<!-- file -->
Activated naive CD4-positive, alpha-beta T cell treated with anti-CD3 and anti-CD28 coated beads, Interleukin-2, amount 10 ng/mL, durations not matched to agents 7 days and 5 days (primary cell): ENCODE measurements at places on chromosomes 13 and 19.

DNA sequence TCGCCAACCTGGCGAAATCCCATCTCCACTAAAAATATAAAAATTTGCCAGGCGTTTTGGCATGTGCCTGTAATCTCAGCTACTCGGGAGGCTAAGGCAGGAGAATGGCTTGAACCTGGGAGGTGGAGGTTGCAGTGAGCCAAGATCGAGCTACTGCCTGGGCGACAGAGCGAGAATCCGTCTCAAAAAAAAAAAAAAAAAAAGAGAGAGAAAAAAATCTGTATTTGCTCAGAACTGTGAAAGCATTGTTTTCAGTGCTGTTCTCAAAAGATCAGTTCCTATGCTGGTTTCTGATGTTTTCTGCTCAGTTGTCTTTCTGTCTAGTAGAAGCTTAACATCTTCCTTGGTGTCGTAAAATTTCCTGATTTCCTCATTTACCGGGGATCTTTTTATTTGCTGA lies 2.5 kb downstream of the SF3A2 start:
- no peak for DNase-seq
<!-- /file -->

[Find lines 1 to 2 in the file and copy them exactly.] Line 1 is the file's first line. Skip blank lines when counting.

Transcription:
Activated naive CD4-positive, alpha-beta T cell treated with anti-CD3 and anti-CD28 coated beads, Interleukin-2, amount 10 ng/mL, durations not matched to agents 7 days and 5 days (primary cell): ENCODE measurements at places on chromosomes 13 and 19.

DNA sequence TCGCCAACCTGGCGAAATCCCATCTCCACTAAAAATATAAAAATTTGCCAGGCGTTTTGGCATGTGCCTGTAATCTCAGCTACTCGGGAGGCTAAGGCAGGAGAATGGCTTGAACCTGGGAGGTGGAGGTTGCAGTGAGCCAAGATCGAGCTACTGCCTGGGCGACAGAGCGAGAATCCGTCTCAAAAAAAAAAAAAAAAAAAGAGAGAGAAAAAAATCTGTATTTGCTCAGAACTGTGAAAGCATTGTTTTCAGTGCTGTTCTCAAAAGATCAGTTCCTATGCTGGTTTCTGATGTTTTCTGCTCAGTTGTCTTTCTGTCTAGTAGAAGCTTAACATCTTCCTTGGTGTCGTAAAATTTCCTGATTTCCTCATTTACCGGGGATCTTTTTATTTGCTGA lies 2.5 kb downstream of the SF3A2 start: